The MV Agusta Turismo Veloce is one of the most fun motorcycles I've ridden lately.
I'm hoping to get to ride one this week (if it actually comes in) in Lusso form as that definitely checks all my boxes. I'm hoping it'll be a bit inspiring like I generally find Ducatis to be. When I "upgraded" to the 2015, I was actually thinking I'd like a smaller capacity, lighter version (there's talk Ducati will be releasing a 959 MTS for 2016) so I'm hoping the MV will hit that balance. I also do a lot of sport riding and, only own one bike. I've ridden the Brutale 800 and loved the motor, I have a thing for triples, so I genuinely hope the MV TVL lives up to the hype. Based on your excellent review (thanks! *cough*shamelessplug*cough*: Riding the 2016 MV Agusta Turismo Veloce 800 | I'd rather be riding?) it sounds like the Lusso version may. MV has already hinted at the 1000cc version.

For sure, I was referring to the fact that you still need a key for the fuel tank but can start the bike remotely.
Oh, I misunderstood. Personally, I like the keyless ignition and, if I didn't have the tank bag, I'd probably leave the key in the gas cap but it doesn't stay in half closed position like our old keys did either. I'm sure it's cheaper to make but it's just a step backwards, IMO. I feel like they could have ditched the silly switch under the screen to turn the bike one and had a bloody key holder there given that we have a button on the RHS switchgear. Damn, that should have been in my thoughts above, I suppose. ;-)
 

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If you like triples, consider the Triumph Tiger Explorer? Sort of a Mad Max look. And no chain maintenance.
 

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There's a good chance I'm going from my '13 1200S to a '16 Hyperstrada. I rode a '14 Hyperstrada that was traded in a couple weeks ago and was really surprised how much I liked it. It's known that the motor is getting bumped up to 937cc next year on the Hypers and I enjoyed the 821, it's very smooth and pulled hard in that light bike. I bought an '07 S2R 1000 Monster this summer and have been riding the heck out of it, love it. The simplicity and lightness of that bike is very appealing. In a similar vein, that's what I liked about the Hyperstrada. A seating position akin to a Multistrada and much lighter and simpler. I don't need all the bells and whistles the new DVT comes with and the inherent price paid for them. I'd anticipate there'll be further updates on the '16 Hypers too, having been fairly unchanged for the last three years.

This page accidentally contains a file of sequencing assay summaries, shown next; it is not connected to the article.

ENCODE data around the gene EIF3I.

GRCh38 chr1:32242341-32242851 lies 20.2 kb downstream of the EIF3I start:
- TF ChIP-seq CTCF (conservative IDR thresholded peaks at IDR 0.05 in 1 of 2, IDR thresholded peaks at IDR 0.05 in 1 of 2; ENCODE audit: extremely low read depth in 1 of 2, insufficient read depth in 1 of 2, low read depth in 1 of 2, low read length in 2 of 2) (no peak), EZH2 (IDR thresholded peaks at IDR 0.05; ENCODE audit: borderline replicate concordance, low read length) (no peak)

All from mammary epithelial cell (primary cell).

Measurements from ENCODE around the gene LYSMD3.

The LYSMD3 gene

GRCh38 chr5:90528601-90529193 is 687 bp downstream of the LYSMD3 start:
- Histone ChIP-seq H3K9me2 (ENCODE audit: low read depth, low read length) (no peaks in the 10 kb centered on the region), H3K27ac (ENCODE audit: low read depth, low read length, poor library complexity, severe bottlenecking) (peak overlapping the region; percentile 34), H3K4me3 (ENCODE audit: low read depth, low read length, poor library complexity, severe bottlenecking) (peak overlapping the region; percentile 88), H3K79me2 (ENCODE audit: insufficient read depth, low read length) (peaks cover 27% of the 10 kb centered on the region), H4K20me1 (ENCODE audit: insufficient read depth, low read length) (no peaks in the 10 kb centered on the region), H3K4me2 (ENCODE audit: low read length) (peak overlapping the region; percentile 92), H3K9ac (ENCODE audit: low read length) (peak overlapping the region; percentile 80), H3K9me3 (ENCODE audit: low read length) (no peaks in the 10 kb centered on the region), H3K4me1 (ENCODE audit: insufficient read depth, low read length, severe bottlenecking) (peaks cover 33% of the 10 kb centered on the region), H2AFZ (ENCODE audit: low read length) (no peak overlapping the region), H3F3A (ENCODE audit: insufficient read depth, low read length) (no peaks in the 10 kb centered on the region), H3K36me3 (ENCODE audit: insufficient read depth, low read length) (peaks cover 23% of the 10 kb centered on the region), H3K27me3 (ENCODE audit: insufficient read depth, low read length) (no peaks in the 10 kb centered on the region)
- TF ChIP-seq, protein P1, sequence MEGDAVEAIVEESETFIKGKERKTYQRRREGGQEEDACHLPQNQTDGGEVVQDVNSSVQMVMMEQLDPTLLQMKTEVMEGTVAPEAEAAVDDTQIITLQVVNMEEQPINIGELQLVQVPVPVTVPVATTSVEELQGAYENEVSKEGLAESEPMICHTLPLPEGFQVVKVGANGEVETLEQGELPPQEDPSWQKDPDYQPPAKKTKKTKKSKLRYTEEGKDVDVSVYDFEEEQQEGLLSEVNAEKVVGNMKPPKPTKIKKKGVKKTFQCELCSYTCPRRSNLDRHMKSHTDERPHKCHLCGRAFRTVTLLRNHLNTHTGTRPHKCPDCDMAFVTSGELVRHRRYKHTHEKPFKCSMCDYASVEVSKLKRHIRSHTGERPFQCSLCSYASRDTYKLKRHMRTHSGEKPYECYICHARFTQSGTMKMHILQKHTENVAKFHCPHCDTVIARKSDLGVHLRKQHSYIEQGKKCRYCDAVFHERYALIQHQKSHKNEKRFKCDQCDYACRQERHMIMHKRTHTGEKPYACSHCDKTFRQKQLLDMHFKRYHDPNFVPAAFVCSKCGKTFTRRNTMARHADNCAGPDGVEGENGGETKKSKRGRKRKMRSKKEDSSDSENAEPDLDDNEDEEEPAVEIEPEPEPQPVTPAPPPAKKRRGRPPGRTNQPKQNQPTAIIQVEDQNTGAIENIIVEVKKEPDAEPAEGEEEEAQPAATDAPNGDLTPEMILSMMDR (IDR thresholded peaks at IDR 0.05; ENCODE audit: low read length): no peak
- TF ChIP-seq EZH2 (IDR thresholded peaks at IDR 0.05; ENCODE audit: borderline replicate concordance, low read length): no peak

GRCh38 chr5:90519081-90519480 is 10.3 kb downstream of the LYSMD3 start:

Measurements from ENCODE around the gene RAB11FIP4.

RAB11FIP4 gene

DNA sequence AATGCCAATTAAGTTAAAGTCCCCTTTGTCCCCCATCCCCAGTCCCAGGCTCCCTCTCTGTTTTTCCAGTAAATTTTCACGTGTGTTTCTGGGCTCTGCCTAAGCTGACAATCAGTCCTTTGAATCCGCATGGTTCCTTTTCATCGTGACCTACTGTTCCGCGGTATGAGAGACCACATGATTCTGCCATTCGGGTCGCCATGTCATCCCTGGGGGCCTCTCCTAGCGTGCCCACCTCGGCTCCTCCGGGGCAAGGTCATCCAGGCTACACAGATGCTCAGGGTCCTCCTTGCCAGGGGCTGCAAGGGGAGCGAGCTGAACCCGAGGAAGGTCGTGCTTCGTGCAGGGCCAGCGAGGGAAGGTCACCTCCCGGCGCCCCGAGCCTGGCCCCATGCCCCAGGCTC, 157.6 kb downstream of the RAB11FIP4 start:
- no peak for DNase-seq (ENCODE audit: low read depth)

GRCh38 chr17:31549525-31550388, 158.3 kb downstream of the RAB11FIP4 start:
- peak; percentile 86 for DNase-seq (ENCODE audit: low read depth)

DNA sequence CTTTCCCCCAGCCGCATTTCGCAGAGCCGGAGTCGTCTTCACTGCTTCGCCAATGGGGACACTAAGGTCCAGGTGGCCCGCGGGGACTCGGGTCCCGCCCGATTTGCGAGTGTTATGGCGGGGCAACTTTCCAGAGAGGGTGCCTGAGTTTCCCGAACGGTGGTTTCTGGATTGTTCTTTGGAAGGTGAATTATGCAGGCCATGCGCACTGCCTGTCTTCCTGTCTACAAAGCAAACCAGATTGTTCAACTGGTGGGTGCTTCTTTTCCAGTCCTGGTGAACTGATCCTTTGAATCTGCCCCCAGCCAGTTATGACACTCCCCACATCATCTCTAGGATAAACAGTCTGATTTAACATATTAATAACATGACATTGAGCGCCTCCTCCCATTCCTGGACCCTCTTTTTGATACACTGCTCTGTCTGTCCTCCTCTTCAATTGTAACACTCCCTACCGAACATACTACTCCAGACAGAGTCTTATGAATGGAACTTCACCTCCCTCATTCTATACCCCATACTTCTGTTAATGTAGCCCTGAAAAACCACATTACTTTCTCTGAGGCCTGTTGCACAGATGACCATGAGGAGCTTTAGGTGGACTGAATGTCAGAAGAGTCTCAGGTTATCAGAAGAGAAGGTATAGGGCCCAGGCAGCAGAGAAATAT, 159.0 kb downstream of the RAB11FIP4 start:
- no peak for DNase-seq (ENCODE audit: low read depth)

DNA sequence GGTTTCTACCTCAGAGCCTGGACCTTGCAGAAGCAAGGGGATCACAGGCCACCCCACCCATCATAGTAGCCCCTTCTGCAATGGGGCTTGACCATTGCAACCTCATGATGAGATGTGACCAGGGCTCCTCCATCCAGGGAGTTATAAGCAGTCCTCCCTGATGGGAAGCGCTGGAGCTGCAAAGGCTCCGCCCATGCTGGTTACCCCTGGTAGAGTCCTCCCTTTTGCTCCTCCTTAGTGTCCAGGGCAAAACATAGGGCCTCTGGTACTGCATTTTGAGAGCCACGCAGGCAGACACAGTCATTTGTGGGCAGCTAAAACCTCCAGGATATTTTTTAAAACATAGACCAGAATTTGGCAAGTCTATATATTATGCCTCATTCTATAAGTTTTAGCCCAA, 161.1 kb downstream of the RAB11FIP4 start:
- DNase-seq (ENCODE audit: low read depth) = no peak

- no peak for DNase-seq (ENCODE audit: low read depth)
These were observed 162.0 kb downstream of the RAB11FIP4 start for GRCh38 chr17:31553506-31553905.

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I doubt many manufacturers would be able to combine the functionality and "soul" (for want of a better word) that Ducati does. I like the crossplane crank sound but there's more to the bike than that. Ducati is doing their best, it seems, to be the Ferrari of the motorcycle world (amusingly, considering the what the "F" in F4 stands for...) by working as hard as possible at making an electronic motorcycle in pursuit of speed and functionality. Realistically though, Honda's the only manufacturer who hasn't got on the 21st century bandwagon at this stage.


I'm hoping to get to ride one this week (if it actually comes in) in Lusso form as that definitely checks all my boxes. I'm hoping it'll be a bit inspiring like I generally find Ducatis to be. When I "upgraded" to the 2015, I was actually thinking I'd like a smaller capacity, lighter version (there's talk Ducati will be releasing a 959 MTS for 2016) so I'm hoping the MV will hit that balance. I also do a lot of sport riding and, only own one bike. I've ridden the Brutale 800 and loved the motor, I have a thing for triples, so I genuinely hope the MV TVL lives up to the hype. Based on your excellent review (thanks! *cough*shamelessplug*cough*: Riding the 2016 MV Agusta Turismo Veloce 800 | I'd rather be riding?) it sounds like the Lusso version may. MV has already hinted at the 1000cc version.